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Trump sought pre-election strike on senior Iranian commander, says ex-Pentagon chief

In new book, Mark Esper claims then-national security adviser O’Brien wanted to ‘create news’ ahead of 2020 vote to boost former US president’s chance of winning

In this photo provided by the White House, US President Donald Trump is joined by from left, national security adviser Robert O'Brien, Vice President Mike Pence, Defense Secretary mark Esper, Joint Chiefs Chairman Gen. Mark Milley and  Brig. Gen. Marcus Evans, Deputy Director for Special Operations on the Joint Staff, October 26, 2019, in the Situation Room of the White House in Washington, as they monitor developments in the US Special Operations forces raid that took out Islamic State leader Abu Bakr al-Baghdadi. (Shealah Craighead/The White House via AP)
In this photo provided by the White House, US President Donald Trump is joined by from left, national security adviser Robert O'Brien, Vice President Mike Pence, Defense Secretary mark Esper, Joint Chiefs Chairman Gen. Mark Milley and Brig. Gen. Marcus Evans, Deputy Director for Special Operations on the Joint Staff, October 26, 2019, in the Situation Room of the White House in Washington, as they monitor developments in the US Special Operations forces raid that took out Islamic State leader Abu Bakr al-Baghdadi. (Shealah Craighead/The White House via AP)

Donald Trump wanted to strike a senior Iranian military commander in August 2020, several months before the US presidential election, his former secretary of defense has claimed in a new book.

An advance copy of “A Sacred Oath: Memoirs of a Defense Secretary in Extraordinary Times,” by Mark Esper was obtained by The Guardian.

According to the British newspaper, the book portrays Esper as a Trump aide who rejected numerous illegal or ill-contrived plans floated by the US president and his staff, including firing “missiles into Mexico to destroy the drug labs” and dipping the decapitated head of a terrorist leader in pig’s blood as a warning to other Islamist militants.

When it came to the Iranian commander, Esper wrote that General Mark Milley, who heads the Joint Chiefs of Staff, told him that then-national security adviser Robert O’Brien called to say that “the president wanted to strike a senior military officer who was operating outside of Iran,” shortly before the 2020 election.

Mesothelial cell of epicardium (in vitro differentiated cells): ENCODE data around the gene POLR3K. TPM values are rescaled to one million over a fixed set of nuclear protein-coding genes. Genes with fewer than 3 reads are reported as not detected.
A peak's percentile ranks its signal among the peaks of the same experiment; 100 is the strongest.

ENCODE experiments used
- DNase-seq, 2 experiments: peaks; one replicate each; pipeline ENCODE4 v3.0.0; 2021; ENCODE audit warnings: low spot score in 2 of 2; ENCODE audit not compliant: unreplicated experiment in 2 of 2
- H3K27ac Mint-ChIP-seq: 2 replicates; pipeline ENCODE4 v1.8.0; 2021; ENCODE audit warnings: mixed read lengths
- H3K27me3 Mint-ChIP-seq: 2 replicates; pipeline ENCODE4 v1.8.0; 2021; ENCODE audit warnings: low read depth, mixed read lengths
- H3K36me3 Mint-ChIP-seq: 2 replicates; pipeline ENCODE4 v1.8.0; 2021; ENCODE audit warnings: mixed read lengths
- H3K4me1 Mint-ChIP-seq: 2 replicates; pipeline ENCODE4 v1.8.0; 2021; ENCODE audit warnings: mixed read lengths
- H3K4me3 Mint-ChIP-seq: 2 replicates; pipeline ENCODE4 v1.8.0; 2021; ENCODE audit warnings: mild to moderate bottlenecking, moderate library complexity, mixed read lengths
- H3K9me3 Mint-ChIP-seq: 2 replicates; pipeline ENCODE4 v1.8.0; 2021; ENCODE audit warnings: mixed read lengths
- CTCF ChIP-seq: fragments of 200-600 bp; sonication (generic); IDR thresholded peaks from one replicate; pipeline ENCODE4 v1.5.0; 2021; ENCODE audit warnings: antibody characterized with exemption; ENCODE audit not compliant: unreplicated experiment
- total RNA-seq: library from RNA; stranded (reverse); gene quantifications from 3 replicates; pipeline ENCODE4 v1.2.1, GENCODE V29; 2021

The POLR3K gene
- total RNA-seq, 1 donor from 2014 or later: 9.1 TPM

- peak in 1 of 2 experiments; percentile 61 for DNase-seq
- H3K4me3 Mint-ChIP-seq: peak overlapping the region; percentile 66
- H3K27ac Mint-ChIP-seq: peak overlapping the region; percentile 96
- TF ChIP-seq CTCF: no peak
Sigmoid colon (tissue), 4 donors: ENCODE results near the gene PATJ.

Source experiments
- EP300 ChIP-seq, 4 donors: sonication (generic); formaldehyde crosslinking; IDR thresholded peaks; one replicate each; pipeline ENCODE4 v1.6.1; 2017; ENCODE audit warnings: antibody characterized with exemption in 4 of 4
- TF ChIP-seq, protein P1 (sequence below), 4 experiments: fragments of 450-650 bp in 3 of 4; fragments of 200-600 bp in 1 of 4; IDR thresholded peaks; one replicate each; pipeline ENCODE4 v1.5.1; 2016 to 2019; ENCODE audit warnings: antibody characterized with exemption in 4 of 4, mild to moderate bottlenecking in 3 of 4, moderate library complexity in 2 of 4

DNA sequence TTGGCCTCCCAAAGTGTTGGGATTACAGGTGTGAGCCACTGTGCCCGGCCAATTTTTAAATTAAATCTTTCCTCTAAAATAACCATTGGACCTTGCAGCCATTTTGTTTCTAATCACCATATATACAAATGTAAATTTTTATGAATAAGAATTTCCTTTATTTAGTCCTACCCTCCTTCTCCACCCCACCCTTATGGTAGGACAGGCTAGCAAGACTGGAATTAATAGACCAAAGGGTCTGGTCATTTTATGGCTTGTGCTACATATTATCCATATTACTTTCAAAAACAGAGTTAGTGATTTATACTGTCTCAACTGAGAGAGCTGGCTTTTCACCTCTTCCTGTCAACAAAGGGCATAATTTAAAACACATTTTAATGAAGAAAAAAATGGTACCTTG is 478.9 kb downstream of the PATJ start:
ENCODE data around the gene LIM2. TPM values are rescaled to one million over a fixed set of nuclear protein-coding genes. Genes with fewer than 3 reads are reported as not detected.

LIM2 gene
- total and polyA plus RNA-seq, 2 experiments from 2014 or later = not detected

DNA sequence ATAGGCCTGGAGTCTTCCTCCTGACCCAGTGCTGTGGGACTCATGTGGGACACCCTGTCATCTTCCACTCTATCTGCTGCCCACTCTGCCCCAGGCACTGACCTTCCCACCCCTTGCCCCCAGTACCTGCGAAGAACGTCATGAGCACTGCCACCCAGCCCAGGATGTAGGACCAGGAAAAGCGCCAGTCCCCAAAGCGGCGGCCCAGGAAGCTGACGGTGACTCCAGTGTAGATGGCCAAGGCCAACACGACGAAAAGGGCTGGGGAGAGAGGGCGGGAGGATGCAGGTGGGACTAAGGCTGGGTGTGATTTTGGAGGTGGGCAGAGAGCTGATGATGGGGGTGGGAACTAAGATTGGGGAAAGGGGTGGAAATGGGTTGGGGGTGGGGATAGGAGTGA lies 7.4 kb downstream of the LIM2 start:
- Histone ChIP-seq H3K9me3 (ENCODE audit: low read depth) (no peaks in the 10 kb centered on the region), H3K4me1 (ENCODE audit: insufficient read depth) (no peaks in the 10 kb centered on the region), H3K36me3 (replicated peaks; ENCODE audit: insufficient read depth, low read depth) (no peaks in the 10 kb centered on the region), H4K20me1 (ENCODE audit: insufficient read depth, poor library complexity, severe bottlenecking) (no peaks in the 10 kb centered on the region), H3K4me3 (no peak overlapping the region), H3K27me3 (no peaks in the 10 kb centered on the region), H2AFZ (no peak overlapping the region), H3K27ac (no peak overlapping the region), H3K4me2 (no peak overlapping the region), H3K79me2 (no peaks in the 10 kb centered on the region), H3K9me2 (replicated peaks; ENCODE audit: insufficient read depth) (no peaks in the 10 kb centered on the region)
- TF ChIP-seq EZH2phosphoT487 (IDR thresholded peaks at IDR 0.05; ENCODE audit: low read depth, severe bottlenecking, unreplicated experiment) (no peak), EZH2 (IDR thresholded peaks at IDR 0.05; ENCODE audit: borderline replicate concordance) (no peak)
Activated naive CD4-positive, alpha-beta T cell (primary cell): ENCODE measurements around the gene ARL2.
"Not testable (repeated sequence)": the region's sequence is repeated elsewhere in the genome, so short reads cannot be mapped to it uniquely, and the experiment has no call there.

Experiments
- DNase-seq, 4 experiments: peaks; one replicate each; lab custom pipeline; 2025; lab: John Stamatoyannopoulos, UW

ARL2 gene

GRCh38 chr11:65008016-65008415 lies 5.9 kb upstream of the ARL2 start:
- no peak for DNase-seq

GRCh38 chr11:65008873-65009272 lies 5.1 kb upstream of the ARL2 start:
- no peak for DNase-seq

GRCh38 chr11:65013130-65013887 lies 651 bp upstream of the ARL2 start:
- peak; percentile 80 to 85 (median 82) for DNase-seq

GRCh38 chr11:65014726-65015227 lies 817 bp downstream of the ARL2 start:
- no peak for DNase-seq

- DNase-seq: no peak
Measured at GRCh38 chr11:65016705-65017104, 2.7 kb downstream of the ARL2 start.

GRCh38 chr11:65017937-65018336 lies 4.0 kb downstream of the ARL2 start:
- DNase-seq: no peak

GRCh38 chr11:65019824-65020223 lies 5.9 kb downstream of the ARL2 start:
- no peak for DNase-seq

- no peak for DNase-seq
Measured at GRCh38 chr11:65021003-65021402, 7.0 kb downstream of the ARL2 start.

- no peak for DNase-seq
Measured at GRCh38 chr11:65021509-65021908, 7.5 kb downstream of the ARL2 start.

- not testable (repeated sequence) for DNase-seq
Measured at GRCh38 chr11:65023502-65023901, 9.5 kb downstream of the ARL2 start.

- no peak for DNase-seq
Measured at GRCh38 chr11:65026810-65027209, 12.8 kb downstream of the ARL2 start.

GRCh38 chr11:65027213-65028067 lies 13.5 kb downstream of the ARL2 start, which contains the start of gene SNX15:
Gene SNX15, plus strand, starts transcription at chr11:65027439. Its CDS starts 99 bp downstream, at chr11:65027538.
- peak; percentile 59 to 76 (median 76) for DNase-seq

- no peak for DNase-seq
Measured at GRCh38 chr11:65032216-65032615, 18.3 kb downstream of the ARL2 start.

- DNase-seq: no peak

The US had already previously killed Qassem Soleimani, the head of Iran’s elite Quds Force, in a January 2020 strike in Baghdad.

“This was a really bad idea with very big consequences,” Esper wrote of the plan to carry out a strike ahead of the US presidential election.

Then-US secretary of defense Mark Esper, with US President Donald Trump, speaks on vaccine development on May 15, 2020, in the Rose Garden of the White House in Washington, DC. (MANDEL NGAN / AFP)

“Milley and I were aware of this person and the trouble he had been stirring in the region for some time. But why now? What was new? Was there an imminent threat? What about gathering the national security team to discuss this?” he added

“Milley said he was ‘stunned’ by the call, and he sensed that ‘O’Brien put the president up to this,’ trying to create news that would help Trump’s reelection.”

According to Esper, Milley told O’Brien he would discuss the request with the defense secretary and other senior officials.

US National Security Adviser Robert O’Brien speaks with reporters at the White House, October 22, 2020, in Washington. (AP Photo/Alex Brandon)

“I couldn’t believe it,” Esper said. “I had seen this movie before, where White House aides meet with the president, stir him up, and then serve up one of their ‘great ideas’. But this was a really bad idea with very big consequences. How come folks in the White House didn’t see this?”

Esper recalled telling Milley he would not act without an order in writing from Trump, the Guardian report said.

“There was no way I was going to unilaterally take such an action,” he said, “particularly one fraught with a range of legal, diplomatic, political and military implications, not to mention that it could plunge us into war with Iran.”

The former Pentagon chief wrote that the exchange between O’Brien and Milley in August 2020 was “the last time something involving Iran seriously came up before the election.”

US President Donald Trump arrives to address the nation from the White House on the ballistic missile strike that Iran launched against Iraqi air bases housing US troops accompanied by Joint Chiefs Chairman Gen. Mark Milley, center, and US Air Force Chief of Staff Gen. David L. Goldfein, January 8, 2020. (AP Photo/Alex Brandon)

Trump’s opposition to Iran was a key plank of his reelection campaign and many feared he would attempt to provoke a war as November 2020 neared.

“Any attack by Iran, in any form, against the United States will be met with an attack on Iran that will be 1,000 times greater in magnitude!” Trump tweeted in September 2020.

Milley said in the book that he believed Trump did not want a war, but said the outgoing president kept pushing for a missile strike in response to Iranian provocations and attacks against US interests in the region.

According to Axios, Esper’s book has been vetted by the Pentagon and reviewed by generals and cabinet members.

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